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Chapter 2


2-1. The Corps Environment

The corps is the largest tactical unit in the US Army. It is tailored for the theater and the mission for which it is deployed. Once tailored, it contains all the organic combat, CS, and CSS capabilities to sustain operations for extended periods.

The corps may be assigned divisions of any type required by the theater and the mission. They possess support commands and are assigned combat and CS organizations based on their needs for a specific operation. Armored cavalry regiments, field artillery (FA) brigades, engineer brigades, air defense artillery (ADA) brigades, and aviation brigades are nondivisional units available to the corps. This allows the corps to weigh its main effort and to perform special combat functions. Separate infantry or armored brigades, military police (MP) brigades, civil affairs brigades, chemical brigades, and psychological operations (PSYOP) battalions are the CS organizations in a corps. The corps CSS organizations are the personnel group, the finance group, and the corps support command.

The corps is the link between the operational and tactical levels of war. It plans and conducts major operations and battles. It creates and maintains the conditions for the success of current battles and sets up the conditions for the success of future battles. The corps synchronizes tactical activities including maneuver, artillery fires, naval fires, supporting tactical air, and actions of their CS and CSS units. These separate activities are brought together in a decisive and timely manner to create success on the battlefield. Its success depends on highly effective and survivable signal support.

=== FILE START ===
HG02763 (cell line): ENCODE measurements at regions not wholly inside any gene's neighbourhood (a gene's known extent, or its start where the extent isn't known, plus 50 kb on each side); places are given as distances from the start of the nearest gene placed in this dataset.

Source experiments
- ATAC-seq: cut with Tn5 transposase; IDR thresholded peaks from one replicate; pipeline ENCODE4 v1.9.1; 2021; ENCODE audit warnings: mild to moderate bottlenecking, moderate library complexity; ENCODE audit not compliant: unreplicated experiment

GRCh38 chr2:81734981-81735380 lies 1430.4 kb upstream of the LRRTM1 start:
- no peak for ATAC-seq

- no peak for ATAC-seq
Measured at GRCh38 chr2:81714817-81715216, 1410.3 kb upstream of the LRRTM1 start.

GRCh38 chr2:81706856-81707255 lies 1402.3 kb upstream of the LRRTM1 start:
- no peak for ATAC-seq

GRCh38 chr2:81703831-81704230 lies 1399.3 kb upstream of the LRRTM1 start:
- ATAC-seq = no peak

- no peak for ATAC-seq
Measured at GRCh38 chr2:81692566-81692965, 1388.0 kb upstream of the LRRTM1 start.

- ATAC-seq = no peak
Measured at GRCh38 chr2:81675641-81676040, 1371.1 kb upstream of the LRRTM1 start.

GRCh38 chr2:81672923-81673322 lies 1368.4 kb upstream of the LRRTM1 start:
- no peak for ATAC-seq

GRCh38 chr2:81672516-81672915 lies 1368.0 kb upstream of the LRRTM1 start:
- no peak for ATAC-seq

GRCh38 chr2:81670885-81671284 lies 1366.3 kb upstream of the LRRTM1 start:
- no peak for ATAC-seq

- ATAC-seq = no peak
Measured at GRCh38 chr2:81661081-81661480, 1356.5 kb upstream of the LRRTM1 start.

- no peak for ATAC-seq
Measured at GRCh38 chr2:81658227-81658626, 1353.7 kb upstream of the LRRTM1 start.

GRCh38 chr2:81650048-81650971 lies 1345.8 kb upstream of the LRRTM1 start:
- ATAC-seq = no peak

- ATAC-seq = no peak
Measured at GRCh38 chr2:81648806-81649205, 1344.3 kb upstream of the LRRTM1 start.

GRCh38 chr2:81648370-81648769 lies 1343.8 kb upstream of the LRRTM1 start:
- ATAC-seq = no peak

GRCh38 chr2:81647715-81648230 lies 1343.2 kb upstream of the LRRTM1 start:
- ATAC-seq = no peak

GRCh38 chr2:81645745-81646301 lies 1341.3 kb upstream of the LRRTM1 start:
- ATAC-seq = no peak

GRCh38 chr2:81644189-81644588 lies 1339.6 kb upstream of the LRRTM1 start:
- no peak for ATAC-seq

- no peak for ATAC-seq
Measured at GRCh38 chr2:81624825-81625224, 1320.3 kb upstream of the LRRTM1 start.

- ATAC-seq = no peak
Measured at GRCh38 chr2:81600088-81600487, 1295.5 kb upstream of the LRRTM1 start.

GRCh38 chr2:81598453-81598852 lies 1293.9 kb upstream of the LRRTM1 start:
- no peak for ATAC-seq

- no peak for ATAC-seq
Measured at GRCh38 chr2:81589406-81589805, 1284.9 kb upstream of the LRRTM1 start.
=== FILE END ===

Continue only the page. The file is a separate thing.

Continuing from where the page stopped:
2-2. Signal Support Responsibilities

Effective signal support requires integrating and synchronizing the efforts of countless elements and individuals throughout the corps environment. Signal support responsibilities are linked to a commander's authority and responsibility to manage and to use his signal support resources. Successful signal support is vital to the corps. To achieve success, signal staffs and organizations and nonsignal units and staffs must be organized and must function as a team. Figure 2-1 shows the division of responsibilities.

Corps Signal Support Staff.

The corps signal officer (CSO) is a member of the corps headquarters special staff. He fulfills a dual-hatted role as he is also the corps signal brigade commander. As a special staff member, the CSO is responsible for accomplishing the corps signal office's mission. The mission is to perform signal management functions. These functions provide adequate communications to the corps commander for commanding and controlling his forces. The corps signal office--

  • Advises the corps commander, his staff, and subordinate commanders on command signal matters.
  • Prepares signal estimates, plans, and orders for guiding and directing subordinate commanders and signal units.
  • Exercises technical supervision of signal activities within the command.
  • Manages all operational and contingency communications security (COMSEC) matters.
  • Aids in developing COMSEC operational plans and policy.

The CSO has ample assistance in performing his duties. His chief assistant is the assistant corps signal officer (ACSO), COL (25 E). His main duty is to oversee the operations of the corps signal office. Other duties include--

  • Representing the CSO in corps headquarters actions.
  • Assisting the CSO in planning corps communications operations.
  • Assisting in preparing the signal annex of the corps operation order (OPORD).
  • Assisting in planning the corps standing operating procedure (SOP).
  • Providing signal assistance to the corps headquarters staff elements.
  • Assisting in planning automated systems and the corps telephone directory.
  • Controlling radio frequency (RF) allocation and providing RF management for the corps.
  • Coordinating host nation and allied signal interface.
  • Managing/controlling actions and responsibilities of the information services support officer.